Prof. Samuel I. OMOKHODION
MB;BS (Ib.), F.W.A.C.P (Paed)
 
H.O.D
Department of Paediatrics

 

History
Departmental Philosophy
Administrative Officers
Programmes                                             

 

History of the Department of Paediatrics

Foundation:    Although the Department of Paediatrics was formally created in 1962, Paediatrics as a specialty had always existed in the UCH.  However, this was as a unit within the Department of Medicine.  With the appointment of the first Professor of Paediatrics in 1963, teaching and examination in Paediatrics for medical students was done independently, and not as a part of medicine. 

 

 

Teaching:   As the first academic Department of Paediatrics in Nigeria (and West Africa), the teaching of facts, skills and attitudes essential for the effective care of children has always been done at all levels, postgraduate as well as undergraduate.  However, emphasis was on undergraduate training initially.  This was done with Social Paediatrics as the hub around which the wheel of all these activities turned.  Students were encouraged to see each patient not merely as a clinical case, but as a child within a family, home and a neighbourhood by organizing home visits thrice a week and discussing the findings on such visits at weekly Social Paediatrics Seminars at which the students were the principal presenters.  Until recently, student nurses also took part in these activities.

 

Emergency Paediatrics:  This began as a Children’s Emergency Room in the Medical Outpatients Department (MOP) which closed at 6.00pm at which time children who were too ill to go home were transferred to the Casualty Department together with the adults.  Later, a part of the Casualty Department was set aside for children.  In 1988, after the Casualty Department moved to the new Accident and Emergency Unit, the Department of Paediatrics took over all of the old Casualty Department and with a generous donation from a Nigerian philanthropist, Otunba Subomi Balogun, the unit was re-designated the Otunba Tunwase Children’s Emergency Ward in his honour.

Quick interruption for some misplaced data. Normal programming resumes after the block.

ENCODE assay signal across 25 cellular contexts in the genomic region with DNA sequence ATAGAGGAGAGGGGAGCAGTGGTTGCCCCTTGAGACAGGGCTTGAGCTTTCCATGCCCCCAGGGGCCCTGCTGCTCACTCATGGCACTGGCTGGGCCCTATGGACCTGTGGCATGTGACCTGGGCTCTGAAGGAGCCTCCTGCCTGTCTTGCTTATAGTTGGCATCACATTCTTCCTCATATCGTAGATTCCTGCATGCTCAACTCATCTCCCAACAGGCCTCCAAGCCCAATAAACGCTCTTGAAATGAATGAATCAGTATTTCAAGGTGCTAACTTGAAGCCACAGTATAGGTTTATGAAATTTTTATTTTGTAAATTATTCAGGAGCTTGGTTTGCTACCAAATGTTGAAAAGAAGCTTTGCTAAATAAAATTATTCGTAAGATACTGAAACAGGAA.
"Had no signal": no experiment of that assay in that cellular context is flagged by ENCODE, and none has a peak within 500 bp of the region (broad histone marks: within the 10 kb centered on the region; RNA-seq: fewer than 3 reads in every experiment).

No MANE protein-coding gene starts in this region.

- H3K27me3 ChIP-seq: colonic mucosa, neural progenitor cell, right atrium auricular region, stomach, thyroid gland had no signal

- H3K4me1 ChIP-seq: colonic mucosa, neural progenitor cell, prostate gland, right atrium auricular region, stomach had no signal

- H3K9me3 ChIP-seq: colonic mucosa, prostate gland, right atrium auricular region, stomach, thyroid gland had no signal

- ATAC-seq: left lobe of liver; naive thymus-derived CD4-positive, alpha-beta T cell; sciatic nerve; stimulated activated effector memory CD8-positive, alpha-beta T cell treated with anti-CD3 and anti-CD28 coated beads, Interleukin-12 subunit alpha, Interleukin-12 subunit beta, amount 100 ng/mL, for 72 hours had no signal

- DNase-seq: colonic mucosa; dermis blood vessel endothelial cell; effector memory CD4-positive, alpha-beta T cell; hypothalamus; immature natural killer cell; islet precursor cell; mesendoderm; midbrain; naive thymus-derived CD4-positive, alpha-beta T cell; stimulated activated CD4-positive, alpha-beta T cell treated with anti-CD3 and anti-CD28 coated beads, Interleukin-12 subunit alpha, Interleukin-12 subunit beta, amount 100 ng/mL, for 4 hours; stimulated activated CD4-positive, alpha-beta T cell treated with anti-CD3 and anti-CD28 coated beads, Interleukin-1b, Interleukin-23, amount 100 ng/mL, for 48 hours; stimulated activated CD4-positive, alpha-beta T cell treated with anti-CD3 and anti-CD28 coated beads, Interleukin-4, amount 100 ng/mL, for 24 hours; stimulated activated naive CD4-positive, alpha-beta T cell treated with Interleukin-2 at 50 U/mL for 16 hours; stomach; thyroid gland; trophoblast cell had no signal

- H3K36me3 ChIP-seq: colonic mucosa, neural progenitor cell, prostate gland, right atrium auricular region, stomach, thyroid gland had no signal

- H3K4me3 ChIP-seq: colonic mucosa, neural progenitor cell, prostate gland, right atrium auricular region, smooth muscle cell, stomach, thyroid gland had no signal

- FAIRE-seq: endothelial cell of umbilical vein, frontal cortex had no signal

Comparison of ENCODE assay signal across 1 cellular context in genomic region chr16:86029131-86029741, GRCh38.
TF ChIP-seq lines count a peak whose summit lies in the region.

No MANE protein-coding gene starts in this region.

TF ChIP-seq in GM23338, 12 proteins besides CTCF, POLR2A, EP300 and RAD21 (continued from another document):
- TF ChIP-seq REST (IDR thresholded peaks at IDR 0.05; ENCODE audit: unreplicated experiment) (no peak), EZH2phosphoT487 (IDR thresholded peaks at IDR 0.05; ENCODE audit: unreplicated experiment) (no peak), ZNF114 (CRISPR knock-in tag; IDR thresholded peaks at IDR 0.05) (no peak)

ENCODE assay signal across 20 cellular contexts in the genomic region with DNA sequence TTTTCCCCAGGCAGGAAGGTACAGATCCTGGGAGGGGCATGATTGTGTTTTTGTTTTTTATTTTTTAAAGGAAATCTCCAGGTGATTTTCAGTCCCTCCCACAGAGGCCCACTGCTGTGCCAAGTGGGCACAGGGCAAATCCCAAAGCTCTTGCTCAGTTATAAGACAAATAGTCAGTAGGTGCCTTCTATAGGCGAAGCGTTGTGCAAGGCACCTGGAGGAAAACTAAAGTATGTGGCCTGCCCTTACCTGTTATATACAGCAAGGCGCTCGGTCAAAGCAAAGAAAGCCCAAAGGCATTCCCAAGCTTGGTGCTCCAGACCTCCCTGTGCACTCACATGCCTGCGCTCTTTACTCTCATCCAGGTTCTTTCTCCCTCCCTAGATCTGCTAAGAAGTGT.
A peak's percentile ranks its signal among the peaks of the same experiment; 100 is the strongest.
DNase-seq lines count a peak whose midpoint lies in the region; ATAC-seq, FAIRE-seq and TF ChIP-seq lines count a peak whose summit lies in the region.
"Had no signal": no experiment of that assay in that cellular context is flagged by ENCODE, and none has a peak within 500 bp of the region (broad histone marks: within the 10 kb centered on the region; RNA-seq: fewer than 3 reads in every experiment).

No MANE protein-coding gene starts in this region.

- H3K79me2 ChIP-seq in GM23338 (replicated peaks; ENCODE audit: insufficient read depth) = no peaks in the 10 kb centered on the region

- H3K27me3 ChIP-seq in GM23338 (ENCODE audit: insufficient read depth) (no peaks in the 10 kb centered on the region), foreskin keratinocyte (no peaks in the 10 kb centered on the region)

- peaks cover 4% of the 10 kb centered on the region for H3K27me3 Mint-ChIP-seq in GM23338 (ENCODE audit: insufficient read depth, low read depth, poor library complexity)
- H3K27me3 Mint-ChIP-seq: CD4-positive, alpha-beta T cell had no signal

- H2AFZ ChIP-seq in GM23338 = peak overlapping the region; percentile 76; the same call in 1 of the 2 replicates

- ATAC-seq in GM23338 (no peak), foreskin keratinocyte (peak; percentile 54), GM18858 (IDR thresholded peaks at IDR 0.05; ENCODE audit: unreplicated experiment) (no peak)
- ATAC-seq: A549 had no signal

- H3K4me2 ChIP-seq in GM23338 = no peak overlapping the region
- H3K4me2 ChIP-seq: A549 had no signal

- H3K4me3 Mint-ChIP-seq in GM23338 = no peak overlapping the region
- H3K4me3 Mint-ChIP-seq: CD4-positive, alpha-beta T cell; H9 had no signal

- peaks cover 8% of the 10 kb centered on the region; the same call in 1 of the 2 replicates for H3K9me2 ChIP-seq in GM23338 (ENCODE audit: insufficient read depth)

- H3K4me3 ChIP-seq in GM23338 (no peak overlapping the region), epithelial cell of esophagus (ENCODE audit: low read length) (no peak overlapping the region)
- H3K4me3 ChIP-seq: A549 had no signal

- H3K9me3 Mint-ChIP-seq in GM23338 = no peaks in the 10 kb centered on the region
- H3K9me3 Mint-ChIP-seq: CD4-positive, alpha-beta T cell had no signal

Postgraduate Training:  Initially, postgraduate training comprised the gaining of experience for a year or two in the UCH while preparing for foreign professional membership/fellowship postgraduate examinations for which such trainees went abroad.  In 1975, a Master in Medicine (M.Med) Programme set up by the University of Ibadan marked the beginning of the local postgraduate training in Nigeria, but our department did not enroll any students on this programme before it was very soon, quickly overtaken by the National Postgraduate Medical College of Nigeria in 1976.  Currently, the department presents candidates for the National Postgraduate Medical College Examinations in Paediatrics as well as the West African Postgraduate Medical Examination of which Ibadan is the regional headquarter.  The Doctor of Medicine (MD) programme in Paediatrics was inaugurated in 1973 and to date has been awarded to eight deserving teachers/clinicians/researchers.  Three others are currently working on various theses on this programme.

 

The UCH Department of Paediatrics retains the leading position among similar departments in Nigeria.  It has trained a number of specialists since the inception of the Postgraduate programme in Nigeria and has 14 established Consultants posts which are filled mainly by our graduates.

 

Research:      Our department was a pioneer in most areas of Paediatric research in Nigeria.  A Paediatric Research Laboratory was established where bilirubin estimation on samples obtained within and outside the hospital was carried out.  This laboratory set the pace in research into neonatal jaundice, malaria and sickle cell disease in children.  Our cytogenetic facility was for many years, the only one of its kind in Nigeria.  The prevailing economic situation in the hospital and Nigeria forced a discontinuation of this facility several years ago. We have also established a modification for the qualitative estimation of peroxidase haemolysis as an indirect measure of vitamin E which impacts on several research areas.  Our research laboratory maintains its leadership position in research on G6PD and neonatal jaundice.

 

Research funds have come from the WHO and UNICEF, as well as sums from the Senate of the University of Ibadan. However, much of our work is done through the sheer ingenuity of the staff often supplemented by money from their own pockets.  Senior Registrars working for the Postgraduate Professional Part II (Final) examination sometimes receive small grants from UCH, in addition to some funds from their own pockets, particularly in undertaking studies which are not completely covered by the research facilities of their supervising consultants.

Professor S.I. Omokhodion

Head of Department

22 July, 2013